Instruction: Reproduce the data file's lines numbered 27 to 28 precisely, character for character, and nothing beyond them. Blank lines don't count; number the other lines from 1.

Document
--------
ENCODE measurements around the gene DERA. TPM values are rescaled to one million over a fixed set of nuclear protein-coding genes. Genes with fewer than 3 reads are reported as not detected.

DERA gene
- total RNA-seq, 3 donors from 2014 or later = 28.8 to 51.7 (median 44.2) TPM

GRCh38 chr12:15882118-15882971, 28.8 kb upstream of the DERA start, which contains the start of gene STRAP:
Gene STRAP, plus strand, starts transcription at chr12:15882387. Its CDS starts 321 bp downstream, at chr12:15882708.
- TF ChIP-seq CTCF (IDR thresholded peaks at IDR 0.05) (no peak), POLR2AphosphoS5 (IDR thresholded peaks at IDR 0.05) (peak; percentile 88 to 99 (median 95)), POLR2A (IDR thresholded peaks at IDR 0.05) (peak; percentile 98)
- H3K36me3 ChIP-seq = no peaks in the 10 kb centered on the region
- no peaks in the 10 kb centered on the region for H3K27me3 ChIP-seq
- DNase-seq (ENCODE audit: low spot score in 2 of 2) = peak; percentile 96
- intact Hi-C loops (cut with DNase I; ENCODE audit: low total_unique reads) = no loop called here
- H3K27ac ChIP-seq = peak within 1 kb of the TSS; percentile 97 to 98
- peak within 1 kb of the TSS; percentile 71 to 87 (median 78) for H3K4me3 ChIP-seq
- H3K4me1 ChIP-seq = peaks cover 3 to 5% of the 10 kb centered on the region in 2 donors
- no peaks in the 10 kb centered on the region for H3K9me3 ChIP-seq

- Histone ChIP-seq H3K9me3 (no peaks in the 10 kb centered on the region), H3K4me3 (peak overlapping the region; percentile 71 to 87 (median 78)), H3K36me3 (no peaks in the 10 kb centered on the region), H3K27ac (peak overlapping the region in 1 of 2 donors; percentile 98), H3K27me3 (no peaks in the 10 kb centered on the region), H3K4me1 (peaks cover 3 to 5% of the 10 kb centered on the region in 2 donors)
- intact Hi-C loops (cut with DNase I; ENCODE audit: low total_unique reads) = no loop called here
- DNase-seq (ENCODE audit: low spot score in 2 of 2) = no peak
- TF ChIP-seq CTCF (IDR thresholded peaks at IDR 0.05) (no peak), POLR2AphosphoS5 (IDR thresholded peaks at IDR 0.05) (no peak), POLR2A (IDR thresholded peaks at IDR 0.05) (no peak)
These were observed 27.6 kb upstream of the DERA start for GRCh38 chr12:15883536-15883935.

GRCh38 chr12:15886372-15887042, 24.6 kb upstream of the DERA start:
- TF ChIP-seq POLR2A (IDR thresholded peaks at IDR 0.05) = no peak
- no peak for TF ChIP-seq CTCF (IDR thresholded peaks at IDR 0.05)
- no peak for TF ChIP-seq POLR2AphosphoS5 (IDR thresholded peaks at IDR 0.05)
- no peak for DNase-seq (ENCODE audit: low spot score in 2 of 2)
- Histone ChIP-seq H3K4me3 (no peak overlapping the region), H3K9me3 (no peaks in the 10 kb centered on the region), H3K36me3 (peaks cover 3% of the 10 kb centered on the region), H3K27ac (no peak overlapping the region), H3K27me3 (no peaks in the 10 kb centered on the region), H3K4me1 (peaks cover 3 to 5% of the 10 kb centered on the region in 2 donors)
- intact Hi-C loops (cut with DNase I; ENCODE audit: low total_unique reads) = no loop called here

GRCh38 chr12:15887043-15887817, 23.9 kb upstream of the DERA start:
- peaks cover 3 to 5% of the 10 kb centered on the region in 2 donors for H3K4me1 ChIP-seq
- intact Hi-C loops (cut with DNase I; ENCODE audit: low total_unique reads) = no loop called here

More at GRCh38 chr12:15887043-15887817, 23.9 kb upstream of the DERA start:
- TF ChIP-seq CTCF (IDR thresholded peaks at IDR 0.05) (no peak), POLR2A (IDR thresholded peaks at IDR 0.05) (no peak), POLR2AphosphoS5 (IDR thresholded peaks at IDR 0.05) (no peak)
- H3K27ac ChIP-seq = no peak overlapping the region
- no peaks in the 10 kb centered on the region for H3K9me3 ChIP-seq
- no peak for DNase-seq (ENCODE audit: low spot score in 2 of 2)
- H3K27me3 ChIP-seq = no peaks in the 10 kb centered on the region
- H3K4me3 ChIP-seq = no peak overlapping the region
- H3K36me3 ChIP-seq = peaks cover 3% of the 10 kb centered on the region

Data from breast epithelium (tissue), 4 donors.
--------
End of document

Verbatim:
GRCh38 chr12:15887043-15887817, 23.9 kb upstream of the DERA start:
- peaks cover 3 to 5% of the 10 kb centered on the region in 2 donors for H3K4me1 ChIP-seq